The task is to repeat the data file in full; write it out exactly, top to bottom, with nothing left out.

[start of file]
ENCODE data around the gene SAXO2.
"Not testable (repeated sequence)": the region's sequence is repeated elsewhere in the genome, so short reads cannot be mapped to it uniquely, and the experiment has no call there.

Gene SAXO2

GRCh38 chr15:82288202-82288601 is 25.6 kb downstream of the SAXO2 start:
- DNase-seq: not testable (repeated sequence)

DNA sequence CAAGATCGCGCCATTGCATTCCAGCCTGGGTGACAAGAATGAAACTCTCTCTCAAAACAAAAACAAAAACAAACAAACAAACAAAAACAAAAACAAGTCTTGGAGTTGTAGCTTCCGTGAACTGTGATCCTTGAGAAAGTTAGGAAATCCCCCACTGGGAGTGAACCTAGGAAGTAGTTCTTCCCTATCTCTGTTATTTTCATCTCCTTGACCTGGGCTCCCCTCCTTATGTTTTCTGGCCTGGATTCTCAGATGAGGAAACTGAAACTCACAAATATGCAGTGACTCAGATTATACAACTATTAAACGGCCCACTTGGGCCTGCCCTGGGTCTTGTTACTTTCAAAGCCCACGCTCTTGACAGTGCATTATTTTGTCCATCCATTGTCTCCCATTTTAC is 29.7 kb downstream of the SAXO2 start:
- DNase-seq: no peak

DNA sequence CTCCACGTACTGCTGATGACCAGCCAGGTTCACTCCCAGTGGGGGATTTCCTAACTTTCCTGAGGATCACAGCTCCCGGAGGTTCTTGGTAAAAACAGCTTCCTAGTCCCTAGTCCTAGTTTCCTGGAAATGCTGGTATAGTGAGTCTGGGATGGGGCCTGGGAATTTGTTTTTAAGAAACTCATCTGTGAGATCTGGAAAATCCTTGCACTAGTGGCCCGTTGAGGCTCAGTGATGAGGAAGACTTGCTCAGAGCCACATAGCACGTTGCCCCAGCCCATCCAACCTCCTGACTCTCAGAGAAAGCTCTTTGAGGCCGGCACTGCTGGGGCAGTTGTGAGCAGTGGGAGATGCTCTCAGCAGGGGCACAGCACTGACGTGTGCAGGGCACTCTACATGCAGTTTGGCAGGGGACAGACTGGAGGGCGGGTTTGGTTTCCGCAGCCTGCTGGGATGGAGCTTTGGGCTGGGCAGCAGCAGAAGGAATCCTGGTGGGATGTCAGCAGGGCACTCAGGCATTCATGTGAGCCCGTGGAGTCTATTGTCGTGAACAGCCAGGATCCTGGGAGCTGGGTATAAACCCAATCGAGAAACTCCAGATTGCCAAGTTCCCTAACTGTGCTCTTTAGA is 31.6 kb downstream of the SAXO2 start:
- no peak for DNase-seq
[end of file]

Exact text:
ENCODE data around the gene SAXO2.
"Not testable (repeated sequence)": the region's sequence is repeated elsewhere in the genome, so short reads cannot be mapped to it uniquely, and the experiment has no call there.

Gene SAXO2

GRCh38 chr15:82288202-82288601 is 25.6 kb downstream of the SAXO2 start:
- DNase-seq: not testable (repeated sequence)

DNA sequence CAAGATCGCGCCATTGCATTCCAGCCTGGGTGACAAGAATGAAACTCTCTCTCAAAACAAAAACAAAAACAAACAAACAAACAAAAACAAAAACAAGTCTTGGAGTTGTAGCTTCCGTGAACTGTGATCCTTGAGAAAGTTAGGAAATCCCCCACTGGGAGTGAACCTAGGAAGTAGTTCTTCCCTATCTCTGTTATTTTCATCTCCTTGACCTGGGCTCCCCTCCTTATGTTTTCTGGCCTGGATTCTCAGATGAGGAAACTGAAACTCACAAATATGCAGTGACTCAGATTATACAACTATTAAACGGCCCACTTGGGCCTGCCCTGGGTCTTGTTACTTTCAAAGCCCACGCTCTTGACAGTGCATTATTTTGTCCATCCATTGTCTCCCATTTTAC is 29.7 kb downstream of the SAXO2 start:
- DNase-seq: no peak

DNA sequence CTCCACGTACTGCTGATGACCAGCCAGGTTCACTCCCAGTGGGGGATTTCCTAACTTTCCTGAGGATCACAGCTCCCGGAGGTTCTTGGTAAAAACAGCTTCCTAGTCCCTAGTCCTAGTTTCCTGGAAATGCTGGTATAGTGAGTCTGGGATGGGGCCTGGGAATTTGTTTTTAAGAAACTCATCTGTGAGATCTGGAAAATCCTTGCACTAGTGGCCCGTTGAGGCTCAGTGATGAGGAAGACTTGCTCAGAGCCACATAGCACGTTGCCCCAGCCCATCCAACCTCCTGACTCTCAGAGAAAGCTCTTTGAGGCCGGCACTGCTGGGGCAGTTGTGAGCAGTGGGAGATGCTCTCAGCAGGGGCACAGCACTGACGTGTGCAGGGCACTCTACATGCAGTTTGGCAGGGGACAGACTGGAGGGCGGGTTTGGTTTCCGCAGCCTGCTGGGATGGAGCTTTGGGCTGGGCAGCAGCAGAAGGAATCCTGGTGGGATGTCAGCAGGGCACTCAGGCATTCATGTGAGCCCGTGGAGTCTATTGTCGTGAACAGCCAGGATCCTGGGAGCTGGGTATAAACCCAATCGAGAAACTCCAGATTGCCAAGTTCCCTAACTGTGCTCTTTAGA is 31.6 kb downstream of the SAXO2 start:
- no peak for DNase-seq